The unrest prompted Louis XVI to leave the Château de Versailles and relocate to the city, installing naval commanders in the Hôtel de la Marine. But even they failed to keep out invaders when, in 1792, the building was looted again. This time the crown jewels and other valuables at a total of 30 million francs were seized by a group of revolutionary bandits.
With their wealth plundered, it was now only a matter of time before a takeover. The following year, Louis XVI fell prey to the baying crowds fighting for change. They had torn down Place de la Concorde’s statue of Louis XV and temporarily restyled the square as Place de la Révolution. It was here on January 21, 1793, that the king was beheaded as terrified locals peeped out from behind the curtains of the Hôtel de la Marine. Nine months later on October 16, 1793, Marie Antoinette met the same gory fate when she followed her husband to the guillotine.
Also that year, a slave rebellion broke out in one of France’s overseas territories, Saint-Domingue; thus a challenge to France’s ruling classes from all angles had officially – and often very graphically – been launched.
However, France, along with Britain, had been rallying to eradicate slavery for some time and in 1848, in this same building, a treaty for its abolition was signed. It would be the most significant signing there since Marie Antoinette’s death certificate.
The building continued to house the navy for two centuries, with the exception of a period during the Second World War, when invading Nazi soldiers seized it, installing small spy holes in the window shutters to keep watch for enemies. In 2015, the navy left and the painstaking work began to restore the 18th-century apartments within to their former glory. An authentic reconstruction of a Garde-Meuble intendant’s original apartment, decorated with cherubs, can still be seen and, according to overseeing architect Joseph Achkar, “the 18th century wallpapers and textiles we chose were almost as good as new… It is as if Pierre-Élisabeth de Fontanieu [the intendant from 1767 to 1784] had never left”. Meanwhile the 19th-century chandelier-embellished salon of the admirals is a competent rival to the famed Hall of Mirrors at the Château de Versailles.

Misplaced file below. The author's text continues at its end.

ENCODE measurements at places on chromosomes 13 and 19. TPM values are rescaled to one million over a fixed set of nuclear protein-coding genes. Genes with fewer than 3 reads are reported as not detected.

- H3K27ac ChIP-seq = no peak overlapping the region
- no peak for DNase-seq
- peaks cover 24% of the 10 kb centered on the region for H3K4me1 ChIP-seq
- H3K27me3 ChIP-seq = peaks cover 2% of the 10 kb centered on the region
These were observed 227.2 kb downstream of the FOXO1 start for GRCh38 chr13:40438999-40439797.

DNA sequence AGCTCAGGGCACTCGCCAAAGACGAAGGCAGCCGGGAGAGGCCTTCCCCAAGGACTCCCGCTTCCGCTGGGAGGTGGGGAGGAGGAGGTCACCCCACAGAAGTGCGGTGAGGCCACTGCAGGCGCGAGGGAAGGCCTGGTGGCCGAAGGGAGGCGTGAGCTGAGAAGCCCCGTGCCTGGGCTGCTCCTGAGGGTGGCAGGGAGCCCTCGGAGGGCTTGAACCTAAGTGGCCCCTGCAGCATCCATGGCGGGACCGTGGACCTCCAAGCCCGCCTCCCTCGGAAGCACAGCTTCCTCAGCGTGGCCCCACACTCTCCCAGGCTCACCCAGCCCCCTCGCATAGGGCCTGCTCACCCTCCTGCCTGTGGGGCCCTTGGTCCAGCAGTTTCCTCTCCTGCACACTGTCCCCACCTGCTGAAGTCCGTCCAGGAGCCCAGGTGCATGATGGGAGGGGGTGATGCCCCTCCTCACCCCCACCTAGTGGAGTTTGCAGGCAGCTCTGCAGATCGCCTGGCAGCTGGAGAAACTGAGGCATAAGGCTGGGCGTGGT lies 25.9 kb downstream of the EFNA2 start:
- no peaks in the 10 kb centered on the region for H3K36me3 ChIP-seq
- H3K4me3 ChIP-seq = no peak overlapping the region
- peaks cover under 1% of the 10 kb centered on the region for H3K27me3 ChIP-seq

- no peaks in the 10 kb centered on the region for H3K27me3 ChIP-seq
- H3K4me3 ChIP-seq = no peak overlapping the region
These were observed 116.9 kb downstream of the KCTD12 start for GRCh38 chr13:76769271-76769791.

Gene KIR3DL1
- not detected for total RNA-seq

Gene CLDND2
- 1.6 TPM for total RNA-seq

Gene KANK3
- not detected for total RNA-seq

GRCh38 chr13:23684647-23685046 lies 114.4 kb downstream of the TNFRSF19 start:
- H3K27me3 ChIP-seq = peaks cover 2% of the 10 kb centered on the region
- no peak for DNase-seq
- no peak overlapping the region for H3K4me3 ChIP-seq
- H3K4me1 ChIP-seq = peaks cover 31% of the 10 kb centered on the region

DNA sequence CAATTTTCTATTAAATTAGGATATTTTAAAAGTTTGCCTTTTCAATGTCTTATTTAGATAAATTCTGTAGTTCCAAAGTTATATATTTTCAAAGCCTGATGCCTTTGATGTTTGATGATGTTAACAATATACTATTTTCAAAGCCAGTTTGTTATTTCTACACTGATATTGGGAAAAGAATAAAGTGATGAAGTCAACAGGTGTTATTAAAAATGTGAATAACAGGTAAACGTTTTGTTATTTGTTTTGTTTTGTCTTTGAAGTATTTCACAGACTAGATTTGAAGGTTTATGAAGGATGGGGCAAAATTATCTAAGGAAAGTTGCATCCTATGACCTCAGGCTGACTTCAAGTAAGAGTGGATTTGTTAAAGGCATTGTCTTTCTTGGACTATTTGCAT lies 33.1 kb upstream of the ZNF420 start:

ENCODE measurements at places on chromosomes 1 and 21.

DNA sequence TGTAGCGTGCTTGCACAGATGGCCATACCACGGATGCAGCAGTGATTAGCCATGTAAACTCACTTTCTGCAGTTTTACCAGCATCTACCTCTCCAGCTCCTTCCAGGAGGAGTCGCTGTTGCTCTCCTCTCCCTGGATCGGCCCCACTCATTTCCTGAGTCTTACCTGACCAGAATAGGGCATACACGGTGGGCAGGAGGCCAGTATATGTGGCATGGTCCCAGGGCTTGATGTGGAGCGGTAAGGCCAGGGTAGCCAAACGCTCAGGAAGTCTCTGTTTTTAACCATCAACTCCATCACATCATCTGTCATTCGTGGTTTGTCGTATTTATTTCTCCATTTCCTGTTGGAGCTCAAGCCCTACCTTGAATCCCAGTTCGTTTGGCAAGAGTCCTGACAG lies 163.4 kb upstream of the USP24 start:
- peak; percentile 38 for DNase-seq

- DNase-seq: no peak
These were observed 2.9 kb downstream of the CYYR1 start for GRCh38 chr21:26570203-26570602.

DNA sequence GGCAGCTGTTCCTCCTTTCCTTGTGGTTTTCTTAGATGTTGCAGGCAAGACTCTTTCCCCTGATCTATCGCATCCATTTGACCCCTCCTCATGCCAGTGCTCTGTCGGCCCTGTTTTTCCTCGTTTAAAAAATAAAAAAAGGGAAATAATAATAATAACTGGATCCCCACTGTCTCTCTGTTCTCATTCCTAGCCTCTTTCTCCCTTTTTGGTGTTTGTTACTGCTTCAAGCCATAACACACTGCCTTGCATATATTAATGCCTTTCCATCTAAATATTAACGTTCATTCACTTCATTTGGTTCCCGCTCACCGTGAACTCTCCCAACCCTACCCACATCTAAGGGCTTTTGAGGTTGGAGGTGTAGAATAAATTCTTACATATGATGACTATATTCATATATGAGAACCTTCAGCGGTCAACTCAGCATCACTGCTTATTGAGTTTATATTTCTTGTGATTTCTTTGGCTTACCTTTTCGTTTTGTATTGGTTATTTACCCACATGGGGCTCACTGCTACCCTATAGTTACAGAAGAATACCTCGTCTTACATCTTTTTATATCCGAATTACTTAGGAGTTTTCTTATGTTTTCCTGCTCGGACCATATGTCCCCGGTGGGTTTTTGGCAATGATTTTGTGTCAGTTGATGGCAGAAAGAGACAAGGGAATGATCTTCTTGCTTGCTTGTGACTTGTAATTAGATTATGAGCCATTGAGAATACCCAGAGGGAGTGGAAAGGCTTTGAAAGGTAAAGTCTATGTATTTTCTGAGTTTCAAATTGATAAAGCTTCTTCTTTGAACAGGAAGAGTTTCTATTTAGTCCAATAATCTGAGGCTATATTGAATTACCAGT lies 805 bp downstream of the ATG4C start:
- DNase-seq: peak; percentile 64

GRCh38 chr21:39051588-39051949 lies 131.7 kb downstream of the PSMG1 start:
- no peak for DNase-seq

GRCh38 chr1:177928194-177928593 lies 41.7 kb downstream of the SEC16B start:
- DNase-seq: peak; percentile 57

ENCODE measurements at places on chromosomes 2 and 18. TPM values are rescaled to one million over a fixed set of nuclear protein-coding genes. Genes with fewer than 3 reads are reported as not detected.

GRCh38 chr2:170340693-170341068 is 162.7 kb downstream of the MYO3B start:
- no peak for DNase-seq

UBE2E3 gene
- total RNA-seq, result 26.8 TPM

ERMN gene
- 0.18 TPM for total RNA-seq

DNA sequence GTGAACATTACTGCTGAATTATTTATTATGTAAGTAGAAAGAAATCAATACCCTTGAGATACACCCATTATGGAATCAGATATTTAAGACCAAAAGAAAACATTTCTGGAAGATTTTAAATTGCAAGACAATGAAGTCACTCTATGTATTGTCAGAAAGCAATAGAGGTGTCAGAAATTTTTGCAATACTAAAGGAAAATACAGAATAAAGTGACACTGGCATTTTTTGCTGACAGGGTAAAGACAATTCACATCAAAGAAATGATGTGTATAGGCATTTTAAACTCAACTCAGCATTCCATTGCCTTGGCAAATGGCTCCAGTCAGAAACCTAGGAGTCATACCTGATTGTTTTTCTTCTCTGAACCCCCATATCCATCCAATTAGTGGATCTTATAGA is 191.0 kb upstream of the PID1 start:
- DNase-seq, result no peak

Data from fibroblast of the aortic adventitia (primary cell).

NEVER BEFORE SEEN
There is an enormous amount of history housed here, from the 1700s to the present day, and tours guided by headsets immerse you in the enthralling historical events of the past while you stand in the locations where they took place. Open to the public for the first time ever following a €132m makeover, this is an absolutely unmissable stop on any return visitor’s Paris itinerary. The Place de la Concorde itself is also undergoing major renovation, with a €250m redesign being undertaken this year to get it ready for hosting the 2024 Olympics.
It all provides an excellent example of how, after tragedy and turmoil, Paris has been rebuilding itself for the future, while also paying tribute to its past. Many are adding to that theme in the present day, including Banksy and the reflective messages about society that appear in his artwork.
The Bristol-born illustrator, who is currently the subject of an immersive exhibition at the Espace Lafayette-Drouot, captured French hearts with his touching tribute to the victims of the 2015 terrorist attacks at the Bataclan music venue. He has, however, not hidden his anarchist mindset or his politically outspoken metaphors. One of his France-specific works is his remake of Jacques-Louis David’s ‘Napoleon Crossing The Alps’, in which the Emperor gallops astride a horse, but with the addition of a red headscarf obscuring his face. Many have interpreted this as a commentary on France’s 2010 ban on face coverings in public, which angered many of the country’s Muslim population. Banksy’s work has also addressed Covid, speaking on behalf of the many millions whose lives were turned upside down by it, and a visit to this ultra-modern exhibition comes highly recommended.